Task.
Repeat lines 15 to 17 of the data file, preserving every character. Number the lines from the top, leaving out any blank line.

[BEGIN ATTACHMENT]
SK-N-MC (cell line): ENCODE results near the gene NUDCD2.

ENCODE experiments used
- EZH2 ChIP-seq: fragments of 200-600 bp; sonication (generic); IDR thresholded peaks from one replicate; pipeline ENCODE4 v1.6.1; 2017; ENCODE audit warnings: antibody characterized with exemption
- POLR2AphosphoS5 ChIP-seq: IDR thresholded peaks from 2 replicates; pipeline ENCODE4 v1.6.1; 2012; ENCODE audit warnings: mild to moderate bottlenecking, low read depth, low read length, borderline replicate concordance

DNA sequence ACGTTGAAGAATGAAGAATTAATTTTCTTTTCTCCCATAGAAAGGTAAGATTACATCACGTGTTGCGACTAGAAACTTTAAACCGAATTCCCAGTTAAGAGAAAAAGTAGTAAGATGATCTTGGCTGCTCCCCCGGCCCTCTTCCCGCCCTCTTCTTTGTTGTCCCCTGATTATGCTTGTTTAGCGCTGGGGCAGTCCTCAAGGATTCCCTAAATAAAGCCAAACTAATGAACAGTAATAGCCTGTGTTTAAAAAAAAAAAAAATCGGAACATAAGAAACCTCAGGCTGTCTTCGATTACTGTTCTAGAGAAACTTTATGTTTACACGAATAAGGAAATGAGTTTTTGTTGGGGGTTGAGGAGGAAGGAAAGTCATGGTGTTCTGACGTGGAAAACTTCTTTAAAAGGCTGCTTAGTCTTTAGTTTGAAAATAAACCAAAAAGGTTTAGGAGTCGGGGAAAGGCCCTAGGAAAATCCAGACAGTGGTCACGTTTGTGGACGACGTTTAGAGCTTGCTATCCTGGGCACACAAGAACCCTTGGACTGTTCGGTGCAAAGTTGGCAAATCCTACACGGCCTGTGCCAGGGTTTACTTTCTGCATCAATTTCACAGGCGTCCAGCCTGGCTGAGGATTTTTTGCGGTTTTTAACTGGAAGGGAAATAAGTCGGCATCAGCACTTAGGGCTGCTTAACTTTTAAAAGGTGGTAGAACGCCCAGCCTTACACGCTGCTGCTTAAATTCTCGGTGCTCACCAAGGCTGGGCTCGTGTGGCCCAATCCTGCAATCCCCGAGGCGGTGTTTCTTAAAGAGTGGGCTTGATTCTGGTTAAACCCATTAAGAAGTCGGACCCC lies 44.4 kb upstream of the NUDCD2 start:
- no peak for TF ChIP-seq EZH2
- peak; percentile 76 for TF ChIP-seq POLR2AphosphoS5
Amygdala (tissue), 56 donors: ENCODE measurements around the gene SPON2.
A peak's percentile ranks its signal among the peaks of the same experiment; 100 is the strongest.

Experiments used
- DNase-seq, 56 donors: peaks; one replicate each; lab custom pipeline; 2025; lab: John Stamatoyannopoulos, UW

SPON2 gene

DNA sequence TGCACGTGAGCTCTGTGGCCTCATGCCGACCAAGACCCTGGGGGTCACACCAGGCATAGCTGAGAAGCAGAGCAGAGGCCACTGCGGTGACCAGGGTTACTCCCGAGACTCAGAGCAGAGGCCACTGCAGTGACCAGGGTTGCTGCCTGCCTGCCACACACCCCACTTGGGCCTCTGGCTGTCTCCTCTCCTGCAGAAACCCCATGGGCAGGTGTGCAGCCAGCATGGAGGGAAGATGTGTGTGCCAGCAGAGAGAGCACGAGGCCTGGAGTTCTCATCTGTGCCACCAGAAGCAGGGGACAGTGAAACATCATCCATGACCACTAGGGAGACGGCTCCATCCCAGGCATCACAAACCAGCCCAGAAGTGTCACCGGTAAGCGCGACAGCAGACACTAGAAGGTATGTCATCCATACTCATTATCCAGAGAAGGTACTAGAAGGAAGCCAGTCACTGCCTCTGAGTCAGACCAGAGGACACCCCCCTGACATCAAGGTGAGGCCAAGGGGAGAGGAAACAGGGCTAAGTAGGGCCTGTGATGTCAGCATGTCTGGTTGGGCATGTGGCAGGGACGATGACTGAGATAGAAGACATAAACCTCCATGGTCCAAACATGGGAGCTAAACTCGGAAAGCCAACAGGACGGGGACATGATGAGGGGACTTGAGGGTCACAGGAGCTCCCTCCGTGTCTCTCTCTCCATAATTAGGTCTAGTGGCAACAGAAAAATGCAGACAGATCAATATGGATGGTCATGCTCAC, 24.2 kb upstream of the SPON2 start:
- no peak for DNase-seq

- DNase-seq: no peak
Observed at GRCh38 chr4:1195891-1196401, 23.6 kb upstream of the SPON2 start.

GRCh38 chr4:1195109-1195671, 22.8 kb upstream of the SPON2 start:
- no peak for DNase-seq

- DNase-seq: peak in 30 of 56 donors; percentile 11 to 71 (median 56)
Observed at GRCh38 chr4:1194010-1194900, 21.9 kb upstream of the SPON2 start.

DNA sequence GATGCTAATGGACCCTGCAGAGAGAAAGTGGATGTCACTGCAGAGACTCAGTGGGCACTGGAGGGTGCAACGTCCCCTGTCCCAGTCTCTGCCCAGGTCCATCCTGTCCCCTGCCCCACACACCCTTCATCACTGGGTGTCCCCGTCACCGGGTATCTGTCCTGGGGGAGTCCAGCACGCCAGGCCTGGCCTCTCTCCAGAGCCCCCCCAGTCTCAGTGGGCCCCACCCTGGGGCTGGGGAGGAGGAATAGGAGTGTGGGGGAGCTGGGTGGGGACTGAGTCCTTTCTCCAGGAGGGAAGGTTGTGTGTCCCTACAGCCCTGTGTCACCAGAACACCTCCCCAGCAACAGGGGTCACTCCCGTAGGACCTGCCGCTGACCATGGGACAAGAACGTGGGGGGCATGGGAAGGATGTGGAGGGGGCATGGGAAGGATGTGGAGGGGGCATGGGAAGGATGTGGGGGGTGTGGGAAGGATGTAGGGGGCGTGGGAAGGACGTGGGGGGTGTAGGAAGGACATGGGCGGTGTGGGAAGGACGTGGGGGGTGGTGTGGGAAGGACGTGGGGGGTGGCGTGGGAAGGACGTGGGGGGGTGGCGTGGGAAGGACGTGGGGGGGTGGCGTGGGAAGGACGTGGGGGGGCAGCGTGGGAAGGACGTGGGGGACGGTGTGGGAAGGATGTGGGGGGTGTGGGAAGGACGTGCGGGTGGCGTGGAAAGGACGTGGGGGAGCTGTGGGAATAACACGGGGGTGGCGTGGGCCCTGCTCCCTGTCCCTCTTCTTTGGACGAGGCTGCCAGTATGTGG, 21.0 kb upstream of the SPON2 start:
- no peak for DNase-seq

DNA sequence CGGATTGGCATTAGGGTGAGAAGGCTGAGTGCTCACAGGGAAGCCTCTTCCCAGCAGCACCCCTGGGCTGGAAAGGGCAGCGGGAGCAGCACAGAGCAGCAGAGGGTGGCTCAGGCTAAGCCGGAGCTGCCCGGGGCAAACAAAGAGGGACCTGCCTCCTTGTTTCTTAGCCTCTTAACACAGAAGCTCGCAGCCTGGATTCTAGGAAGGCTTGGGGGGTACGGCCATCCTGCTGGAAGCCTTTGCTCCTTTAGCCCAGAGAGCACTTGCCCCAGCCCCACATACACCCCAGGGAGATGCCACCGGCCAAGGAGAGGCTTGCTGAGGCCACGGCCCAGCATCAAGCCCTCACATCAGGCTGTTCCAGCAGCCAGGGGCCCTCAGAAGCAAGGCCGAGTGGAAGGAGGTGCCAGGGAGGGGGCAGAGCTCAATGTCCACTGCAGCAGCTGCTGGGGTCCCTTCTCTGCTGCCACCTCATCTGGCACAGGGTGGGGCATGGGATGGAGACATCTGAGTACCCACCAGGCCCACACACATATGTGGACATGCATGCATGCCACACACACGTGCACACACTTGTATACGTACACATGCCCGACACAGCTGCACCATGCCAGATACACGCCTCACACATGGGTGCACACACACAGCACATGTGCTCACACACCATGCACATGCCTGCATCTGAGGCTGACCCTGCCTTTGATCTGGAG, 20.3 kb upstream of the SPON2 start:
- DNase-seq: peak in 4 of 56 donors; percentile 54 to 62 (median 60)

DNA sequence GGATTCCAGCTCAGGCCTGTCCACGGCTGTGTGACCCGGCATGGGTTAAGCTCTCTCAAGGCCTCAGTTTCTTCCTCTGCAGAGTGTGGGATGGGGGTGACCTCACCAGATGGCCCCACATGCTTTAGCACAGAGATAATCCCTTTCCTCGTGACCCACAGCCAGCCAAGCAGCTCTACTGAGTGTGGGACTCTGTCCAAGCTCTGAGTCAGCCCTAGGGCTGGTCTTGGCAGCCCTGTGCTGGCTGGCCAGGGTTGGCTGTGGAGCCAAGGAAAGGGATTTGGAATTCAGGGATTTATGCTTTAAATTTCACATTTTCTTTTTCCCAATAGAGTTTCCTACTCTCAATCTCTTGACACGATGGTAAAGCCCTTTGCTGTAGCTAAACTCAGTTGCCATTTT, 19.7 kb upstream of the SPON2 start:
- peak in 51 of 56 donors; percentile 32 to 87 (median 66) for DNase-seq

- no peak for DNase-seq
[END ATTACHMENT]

- DNase-seq: no peak
Observed at GRCh38 chr4:1195891-1196401, 23.6 kb upstream of the SPON2 start.

GRCh38 chr4:1195109-1195671, 22.8 kb upstream of the SPON2 start: